Precisely what long-term plans Kessler has in mind is not clear. And he's tight-lipped - except to acknowledge he cannot ban tobacco; too many people smoke. Apparently, he would like to force the tobacco companies to wean smokers off cigarettes by a gradual reduction of their nicotine content, although medical scientists have yet to agree on the level that would not cause addiction. He is also looking at ways to curb, possibly even end, tobacco advertising, especially any form of it that portrays smoking as romantic or hip and could lure youngsters to smoke.

In his office in the suburbs outside Washington DC, Dr Kessler appears confident and fully up to the task. As is his wont, he takes off his jacket and brings his chair up close to raise the intensity of the conversation. "We are very serious about this," he says, peering through his spectacles. "We are also very thorough. This is something where you make sure every 'i' gets dotted and every 't' gets crossed. It is something that we have been working very hard on." In the process, he doesn't mind what people call him. "I didn't come to this town to win a popularity contest," he says.

When Kessler took over the FDA, it was a stagnant, largely ineffective, bureaucracy that had lost the respect of the industries it regulates. During the Eighties, the FDA's enforcement actions had fallen sharply. Inspections of food products and food and drug manufacturing plants were halved - from 36,000 to 18,000 - and seizures of contaminated foods or adulterated pharmaceuticals dropped from 539 in 1980 to 142 in 1989. The agency was also rocked by scandal. A number of drug companies had been selling adulterated and mislabelled products, had falsified their records and had paid off FDA inspectors. Four FDA employees were convicted of taking bribes to speed up drug approval. "We had become a paper tiger," says Kessler. "We would write a letter, and we would write another letter. Then we'd write another letter. No one took us seriously."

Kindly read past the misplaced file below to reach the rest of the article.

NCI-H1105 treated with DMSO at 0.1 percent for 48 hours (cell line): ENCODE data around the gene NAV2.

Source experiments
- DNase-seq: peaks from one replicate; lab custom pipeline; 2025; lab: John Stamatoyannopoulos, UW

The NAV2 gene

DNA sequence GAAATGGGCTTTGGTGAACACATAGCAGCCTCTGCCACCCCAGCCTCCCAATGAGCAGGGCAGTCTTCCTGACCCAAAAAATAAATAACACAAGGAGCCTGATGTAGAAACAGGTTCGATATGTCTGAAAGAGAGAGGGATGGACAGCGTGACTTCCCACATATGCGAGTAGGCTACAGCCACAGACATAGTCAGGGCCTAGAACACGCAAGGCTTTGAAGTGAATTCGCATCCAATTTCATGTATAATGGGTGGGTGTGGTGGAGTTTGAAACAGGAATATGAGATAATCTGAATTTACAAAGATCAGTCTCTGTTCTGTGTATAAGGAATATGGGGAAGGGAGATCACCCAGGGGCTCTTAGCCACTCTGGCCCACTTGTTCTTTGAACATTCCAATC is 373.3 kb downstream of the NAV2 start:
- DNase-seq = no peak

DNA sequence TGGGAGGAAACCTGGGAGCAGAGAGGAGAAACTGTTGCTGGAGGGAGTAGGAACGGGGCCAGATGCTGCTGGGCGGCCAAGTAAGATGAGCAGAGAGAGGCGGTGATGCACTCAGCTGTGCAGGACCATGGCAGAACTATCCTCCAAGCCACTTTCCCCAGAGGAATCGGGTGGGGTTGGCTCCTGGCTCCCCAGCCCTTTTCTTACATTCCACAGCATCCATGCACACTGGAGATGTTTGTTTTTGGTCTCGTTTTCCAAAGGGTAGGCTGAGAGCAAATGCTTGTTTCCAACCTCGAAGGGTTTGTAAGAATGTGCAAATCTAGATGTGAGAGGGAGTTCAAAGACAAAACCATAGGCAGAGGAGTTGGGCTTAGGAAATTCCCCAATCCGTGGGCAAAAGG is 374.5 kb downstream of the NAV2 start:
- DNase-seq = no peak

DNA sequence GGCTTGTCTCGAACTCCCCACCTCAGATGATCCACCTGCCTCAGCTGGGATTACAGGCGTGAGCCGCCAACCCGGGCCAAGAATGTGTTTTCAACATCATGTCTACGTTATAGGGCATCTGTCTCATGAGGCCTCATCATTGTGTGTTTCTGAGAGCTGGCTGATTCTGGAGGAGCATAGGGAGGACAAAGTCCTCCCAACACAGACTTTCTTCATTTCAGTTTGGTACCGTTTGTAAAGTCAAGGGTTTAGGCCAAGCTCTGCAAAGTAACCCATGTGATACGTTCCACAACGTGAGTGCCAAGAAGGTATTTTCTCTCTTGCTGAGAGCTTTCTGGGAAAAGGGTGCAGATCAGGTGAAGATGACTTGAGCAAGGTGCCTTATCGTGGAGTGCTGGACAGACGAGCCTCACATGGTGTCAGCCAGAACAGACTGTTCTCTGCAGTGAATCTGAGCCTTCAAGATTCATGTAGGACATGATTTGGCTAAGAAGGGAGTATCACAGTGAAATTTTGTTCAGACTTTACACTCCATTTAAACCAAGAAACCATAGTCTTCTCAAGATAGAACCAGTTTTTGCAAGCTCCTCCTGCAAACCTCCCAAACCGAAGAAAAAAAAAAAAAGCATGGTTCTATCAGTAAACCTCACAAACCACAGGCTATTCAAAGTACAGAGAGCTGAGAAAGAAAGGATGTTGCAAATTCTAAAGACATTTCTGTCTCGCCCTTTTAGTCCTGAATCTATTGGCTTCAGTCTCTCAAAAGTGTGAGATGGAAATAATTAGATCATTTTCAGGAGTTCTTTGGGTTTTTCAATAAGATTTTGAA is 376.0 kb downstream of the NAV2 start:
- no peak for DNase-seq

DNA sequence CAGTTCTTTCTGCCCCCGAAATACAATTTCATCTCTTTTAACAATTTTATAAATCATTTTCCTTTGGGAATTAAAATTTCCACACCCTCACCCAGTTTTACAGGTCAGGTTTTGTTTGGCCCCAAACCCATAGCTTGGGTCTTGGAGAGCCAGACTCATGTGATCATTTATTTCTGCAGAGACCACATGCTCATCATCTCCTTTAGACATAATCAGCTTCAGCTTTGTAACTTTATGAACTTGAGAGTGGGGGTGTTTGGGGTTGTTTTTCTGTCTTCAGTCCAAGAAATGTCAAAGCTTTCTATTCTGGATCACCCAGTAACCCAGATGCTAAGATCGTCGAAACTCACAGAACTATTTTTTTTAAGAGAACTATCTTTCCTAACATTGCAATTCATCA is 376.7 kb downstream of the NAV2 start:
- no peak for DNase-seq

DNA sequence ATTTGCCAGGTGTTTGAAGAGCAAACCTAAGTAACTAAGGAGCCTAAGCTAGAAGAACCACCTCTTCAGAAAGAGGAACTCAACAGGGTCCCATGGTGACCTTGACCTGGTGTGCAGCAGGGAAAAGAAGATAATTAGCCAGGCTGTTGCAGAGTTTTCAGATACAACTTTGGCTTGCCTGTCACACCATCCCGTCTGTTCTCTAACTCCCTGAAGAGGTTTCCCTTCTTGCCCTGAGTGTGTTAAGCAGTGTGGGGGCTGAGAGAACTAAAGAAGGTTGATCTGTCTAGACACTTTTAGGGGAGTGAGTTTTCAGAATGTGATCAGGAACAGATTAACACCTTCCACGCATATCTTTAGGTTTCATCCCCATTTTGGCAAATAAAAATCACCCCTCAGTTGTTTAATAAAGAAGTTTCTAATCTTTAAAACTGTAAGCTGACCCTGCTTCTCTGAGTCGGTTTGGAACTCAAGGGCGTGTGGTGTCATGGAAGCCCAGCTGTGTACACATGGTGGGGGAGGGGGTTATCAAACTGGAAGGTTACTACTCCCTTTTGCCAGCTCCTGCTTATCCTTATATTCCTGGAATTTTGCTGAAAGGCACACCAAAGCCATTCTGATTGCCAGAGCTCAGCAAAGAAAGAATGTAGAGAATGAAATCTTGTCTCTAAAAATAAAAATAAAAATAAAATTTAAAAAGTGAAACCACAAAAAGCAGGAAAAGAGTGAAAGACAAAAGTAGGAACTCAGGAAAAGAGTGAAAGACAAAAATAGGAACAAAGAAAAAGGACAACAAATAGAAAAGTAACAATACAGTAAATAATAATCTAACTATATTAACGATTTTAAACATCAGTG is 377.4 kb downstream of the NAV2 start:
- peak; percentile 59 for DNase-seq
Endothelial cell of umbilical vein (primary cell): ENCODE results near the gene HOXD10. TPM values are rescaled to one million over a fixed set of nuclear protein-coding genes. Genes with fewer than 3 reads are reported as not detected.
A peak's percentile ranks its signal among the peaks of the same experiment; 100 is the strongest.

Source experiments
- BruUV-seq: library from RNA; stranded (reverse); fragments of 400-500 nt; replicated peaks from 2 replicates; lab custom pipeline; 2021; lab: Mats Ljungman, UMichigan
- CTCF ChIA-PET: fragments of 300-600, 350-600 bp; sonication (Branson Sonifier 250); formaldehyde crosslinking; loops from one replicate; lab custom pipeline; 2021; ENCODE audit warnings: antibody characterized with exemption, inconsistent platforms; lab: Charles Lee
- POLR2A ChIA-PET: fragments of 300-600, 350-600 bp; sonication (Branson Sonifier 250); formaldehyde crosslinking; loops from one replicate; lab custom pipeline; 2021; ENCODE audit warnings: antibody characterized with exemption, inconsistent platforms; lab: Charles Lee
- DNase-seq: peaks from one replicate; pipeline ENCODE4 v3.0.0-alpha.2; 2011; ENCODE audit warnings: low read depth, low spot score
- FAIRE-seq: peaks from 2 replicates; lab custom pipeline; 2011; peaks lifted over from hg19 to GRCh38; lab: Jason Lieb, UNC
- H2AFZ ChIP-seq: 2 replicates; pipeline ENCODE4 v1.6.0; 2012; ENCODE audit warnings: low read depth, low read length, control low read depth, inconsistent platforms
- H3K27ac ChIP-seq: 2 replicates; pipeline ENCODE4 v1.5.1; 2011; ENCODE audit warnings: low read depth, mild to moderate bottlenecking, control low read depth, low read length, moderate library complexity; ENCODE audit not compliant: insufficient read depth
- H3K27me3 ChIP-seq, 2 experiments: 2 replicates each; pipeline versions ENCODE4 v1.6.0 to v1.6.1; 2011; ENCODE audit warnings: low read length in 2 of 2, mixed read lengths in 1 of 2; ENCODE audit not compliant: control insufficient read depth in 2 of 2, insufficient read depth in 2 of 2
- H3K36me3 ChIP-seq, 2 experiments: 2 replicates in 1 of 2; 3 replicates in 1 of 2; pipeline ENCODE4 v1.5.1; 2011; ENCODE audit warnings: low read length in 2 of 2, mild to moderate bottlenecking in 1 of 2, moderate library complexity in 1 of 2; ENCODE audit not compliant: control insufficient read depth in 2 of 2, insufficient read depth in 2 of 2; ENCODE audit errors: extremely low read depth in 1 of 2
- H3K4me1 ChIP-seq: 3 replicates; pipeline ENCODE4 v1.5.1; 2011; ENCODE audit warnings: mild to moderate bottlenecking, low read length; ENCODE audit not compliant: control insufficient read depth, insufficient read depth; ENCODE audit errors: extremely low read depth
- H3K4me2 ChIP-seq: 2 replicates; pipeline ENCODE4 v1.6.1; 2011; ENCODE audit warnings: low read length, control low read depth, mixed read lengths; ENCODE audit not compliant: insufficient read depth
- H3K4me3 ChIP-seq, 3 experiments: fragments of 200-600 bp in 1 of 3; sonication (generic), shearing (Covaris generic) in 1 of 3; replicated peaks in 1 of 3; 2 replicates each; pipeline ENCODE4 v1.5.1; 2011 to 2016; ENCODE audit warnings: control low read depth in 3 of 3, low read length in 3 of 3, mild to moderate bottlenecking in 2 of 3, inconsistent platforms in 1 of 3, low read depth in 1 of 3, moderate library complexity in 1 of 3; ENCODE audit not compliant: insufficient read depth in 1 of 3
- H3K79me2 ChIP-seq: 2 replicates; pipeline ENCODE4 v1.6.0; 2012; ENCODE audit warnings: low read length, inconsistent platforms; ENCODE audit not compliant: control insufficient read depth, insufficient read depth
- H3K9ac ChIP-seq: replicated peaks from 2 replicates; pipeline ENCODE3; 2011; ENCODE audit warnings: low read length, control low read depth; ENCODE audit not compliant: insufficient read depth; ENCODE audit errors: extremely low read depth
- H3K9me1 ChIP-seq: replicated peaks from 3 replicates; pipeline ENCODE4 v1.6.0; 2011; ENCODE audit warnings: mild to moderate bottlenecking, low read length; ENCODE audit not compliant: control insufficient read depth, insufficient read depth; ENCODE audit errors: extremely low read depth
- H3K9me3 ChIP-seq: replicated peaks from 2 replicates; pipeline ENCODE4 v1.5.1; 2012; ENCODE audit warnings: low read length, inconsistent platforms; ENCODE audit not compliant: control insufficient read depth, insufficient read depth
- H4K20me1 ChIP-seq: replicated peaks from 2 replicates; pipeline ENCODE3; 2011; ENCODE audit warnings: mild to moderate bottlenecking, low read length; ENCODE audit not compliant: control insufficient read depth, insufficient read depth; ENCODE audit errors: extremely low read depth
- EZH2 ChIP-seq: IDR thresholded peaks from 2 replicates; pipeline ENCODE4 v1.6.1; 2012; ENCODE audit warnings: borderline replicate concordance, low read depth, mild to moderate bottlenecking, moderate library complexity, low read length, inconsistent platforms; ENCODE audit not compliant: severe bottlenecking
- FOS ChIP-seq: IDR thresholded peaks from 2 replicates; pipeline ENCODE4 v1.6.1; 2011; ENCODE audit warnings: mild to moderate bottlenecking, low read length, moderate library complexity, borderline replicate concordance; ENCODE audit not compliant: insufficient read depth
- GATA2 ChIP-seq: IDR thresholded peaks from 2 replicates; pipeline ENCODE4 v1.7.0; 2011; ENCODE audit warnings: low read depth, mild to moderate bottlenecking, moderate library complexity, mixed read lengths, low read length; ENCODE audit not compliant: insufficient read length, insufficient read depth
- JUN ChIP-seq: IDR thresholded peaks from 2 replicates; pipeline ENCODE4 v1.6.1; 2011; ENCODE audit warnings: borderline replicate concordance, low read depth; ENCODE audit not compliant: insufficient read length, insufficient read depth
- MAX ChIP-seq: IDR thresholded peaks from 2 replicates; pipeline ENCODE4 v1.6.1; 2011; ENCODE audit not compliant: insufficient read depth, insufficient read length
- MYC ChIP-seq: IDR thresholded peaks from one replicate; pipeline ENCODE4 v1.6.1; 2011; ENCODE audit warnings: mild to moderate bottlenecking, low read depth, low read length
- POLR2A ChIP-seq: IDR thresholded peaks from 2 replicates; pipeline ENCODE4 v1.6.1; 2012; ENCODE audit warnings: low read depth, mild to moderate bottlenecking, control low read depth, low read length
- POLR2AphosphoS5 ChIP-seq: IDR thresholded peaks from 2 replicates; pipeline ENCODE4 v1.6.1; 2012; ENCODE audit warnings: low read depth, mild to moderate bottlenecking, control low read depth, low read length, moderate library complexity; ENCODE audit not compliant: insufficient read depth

His first move at the FDA was to strengthen the enforcement teams, hoping to bring back respect to the agency. Executives at Procter & Gamble, one of America's largest companies, are still reeling from the day Kessler sent out his inspectors and seized 2,000 cases of orange juice because the bottles had a misleading label. They claimed to be freshly squeezed juice when, in fact, the juice was made from concentrate.

Next, Kessler banned silicone breast implants, forced "fresh" labels off reconstituted spaghetti sauce and "fat-free" claims off diet products. He even upbraided the American Red Cross for not screening its blood supplies for the Aids virus, and stopped the American Heart Association giving certain products a red heart symbol in return for a fee from the manufacturers.

Right-wing magazines and Republican politicians still charged that Kessler's FDA let tens of thousands of Americans die each year because new drugs that could save them from fatal heart, kidney, stomach or blood ailments were being kept too long from the prescription counters. They also charged that the FDA's caution is driving good American drug companies offshore, with a consequent loss of jobs and technical expertise. Several businesses have moved to Europe and Ireland.

The FDA's - and Kessler's - stock reply is, "Remember thalidomoide". While European governments in the Sixties approved the sedative, with its tragic consequences, the FDA stubbornly kept thalidomide out of the US. "Anyone can accelerate the drug-approval process," says Kessler. "The hard part is knowing how to do it without lowering our traditional standards of safety and efficacy. Remember that the snake-oil salesmen who hawked their nostrums were within this century ... and it is still easy to sell miracles in a test tube."